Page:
Buying an engagement ring is usually an exciting process, but it can be challenging too. But no worries – it will get overall easier with a little preparation and some basic tips for finding the perfect piece.
Defining Your Budget
Marriage and building a new life with someone can be expensive, but by buying an engagement ring you can afford, you can reduce all that financial stress and anxiety. Forget about society’s outdated expectations. Let the focus be your partner and your future together.
Her Personality and Lifestyle
This will be easy – just look at her other jewelry. White gold or yellow gold? Simple or intricate designs? Look at her clothing style too. For example, if floral dresses are her thing, an ornate ring might appeal to her. If her fashion sense is more on the sharp and sleek side, give her a platinum beveled ring. If she leads an active lifestyle, get her a flush or bezel setting where the diamond wouldn’t be sticking out as much.
The following are the four C’s of diamonds – Cut, Color, Clarity and Carat – which basically dictate the gem’s quality and beauty:
Cut – This is the first definer of a diamond’s beauty.
Color – Go for a diamond in the G-I range, which is almost colorless. These diamonds are far cheaper than the completely colorless ones in the D-F range, and the naked eye won’t be able to notice the difference.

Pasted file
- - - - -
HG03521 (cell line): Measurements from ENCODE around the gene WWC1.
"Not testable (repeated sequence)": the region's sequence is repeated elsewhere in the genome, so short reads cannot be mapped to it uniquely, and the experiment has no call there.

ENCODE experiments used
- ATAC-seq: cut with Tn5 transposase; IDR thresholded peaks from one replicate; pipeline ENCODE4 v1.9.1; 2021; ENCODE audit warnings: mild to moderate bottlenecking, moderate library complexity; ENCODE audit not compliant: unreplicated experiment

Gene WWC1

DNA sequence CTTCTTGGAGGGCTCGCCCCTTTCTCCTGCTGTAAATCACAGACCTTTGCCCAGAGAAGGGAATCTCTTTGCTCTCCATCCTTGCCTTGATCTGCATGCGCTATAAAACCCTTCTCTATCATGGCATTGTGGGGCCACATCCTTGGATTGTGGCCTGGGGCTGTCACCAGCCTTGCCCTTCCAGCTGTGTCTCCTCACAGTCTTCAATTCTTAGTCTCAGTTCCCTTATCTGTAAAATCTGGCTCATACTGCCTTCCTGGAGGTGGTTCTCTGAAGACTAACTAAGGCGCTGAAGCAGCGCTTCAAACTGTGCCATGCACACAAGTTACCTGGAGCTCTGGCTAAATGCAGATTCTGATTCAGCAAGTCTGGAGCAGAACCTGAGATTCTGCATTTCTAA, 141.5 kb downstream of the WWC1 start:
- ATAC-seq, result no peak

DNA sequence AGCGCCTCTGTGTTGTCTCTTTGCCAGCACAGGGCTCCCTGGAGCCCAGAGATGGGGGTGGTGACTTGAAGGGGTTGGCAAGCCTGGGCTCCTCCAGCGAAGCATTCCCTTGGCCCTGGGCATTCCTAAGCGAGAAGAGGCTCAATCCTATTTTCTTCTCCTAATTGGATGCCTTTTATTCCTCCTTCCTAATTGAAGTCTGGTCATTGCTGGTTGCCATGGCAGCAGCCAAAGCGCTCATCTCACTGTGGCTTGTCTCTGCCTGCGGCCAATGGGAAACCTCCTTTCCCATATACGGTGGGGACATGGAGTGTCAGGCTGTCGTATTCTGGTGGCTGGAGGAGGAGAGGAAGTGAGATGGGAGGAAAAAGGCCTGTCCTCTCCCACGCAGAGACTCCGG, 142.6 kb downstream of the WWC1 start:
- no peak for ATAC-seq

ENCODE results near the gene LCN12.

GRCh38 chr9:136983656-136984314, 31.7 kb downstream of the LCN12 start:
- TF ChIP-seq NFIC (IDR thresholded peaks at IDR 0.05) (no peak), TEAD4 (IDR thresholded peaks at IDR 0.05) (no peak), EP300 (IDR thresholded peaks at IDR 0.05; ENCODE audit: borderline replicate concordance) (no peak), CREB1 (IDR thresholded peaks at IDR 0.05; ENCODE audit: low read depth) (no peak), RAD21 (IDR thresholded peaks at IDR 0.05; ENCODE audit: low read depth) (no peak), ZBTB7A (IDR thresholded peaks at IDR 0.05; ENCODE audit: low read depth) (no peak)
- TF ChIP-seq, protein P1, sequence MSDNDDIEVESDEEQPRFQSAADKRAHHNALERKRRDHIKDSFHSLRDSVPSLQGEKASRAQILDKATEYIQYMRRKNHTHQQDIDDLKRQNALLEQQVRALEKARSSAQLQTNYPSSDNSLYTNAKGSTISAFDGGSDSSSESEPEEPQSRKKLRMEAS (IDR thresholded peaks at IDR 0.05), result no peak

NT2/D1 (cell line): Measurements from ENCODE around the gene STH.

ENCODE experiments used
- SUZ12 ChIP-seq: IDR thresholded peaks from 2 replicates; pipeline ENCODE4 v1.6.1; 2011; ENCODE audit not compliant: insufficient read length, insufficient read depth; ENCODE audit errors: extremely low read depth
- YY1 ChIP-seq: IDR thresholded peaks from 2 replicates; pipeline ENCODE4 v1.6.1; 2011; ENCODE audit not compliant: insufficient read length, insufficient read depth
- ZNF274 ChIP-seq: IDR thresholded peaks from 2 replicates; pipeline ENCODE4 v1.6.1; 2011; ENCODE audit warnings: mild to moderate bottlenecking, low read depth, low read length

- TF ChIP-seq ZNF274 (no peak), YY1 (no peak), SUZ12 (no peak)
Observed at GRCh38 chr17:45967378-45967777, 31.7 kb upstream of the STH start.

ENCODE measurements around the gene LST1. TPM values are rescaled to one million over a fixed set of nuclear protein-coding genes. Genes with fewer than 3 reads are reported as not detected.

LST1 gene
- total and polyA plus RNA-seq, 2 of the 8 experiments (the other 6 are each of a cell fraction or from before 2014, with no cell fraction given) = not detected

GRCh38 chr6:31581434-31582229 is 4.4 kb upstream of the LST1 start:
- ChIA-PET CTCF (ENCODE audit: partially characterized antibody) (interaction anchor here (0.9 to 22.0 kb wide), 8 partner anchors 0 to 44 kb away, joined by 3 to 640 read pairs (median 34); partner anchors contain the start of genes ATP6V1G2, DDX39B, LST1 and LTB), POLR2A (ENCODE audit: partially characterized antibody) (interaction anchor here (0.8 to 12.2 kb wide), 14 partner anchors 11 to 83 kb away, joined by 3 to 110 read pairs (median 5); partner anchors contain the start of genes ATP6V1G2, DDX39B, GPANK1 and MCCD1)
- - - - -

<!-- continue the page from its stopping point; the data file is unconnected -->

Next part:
Clarity – When it comes to what actually makes a difference to the naked eye, clarity is offers the best value.
Carat (Weight) – When you’re done grading a diamond on the first three C’s, get the biggest carat that is affordable to you.
Certainly, you should ask for a lab certification for the diamond, but keep in mind that not all diamond certificates are created equal. The most trusted laboratories are the the GIA and AGS.
Selecting the Right Metal
Platinum, yellow gold, white gold, and rose gold are your four key options when it comes to your setting metal. White gold costs far less than yellow gold (though they look the same) and is also easier to maintain than platinum. When choosing between 14K and 18K gold, remember that their main difference is their alloy composition – 18K has more gold than 14K. More people prefer 14k gold because of its lower cost, although it’s just as beautiful as 18K gold, and also because it’s more durable (gold by itself is too soft).